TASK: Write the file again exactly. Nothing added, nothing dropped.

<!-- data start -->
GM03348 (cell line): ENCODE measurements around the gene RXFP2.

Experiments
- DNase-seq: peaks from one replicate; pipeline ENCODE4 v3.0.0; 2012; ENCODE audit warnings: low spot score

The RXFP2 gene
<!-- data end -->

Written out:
GM03348 (cell line): ENCODE measurements around the gene RXFP2.

Experiments
- DNase-seq: peaks from one replicate; pipeline ENCODE4 v3.0.0; 2012; ENCODE audit warnings: low spot score

The RXFP2 gene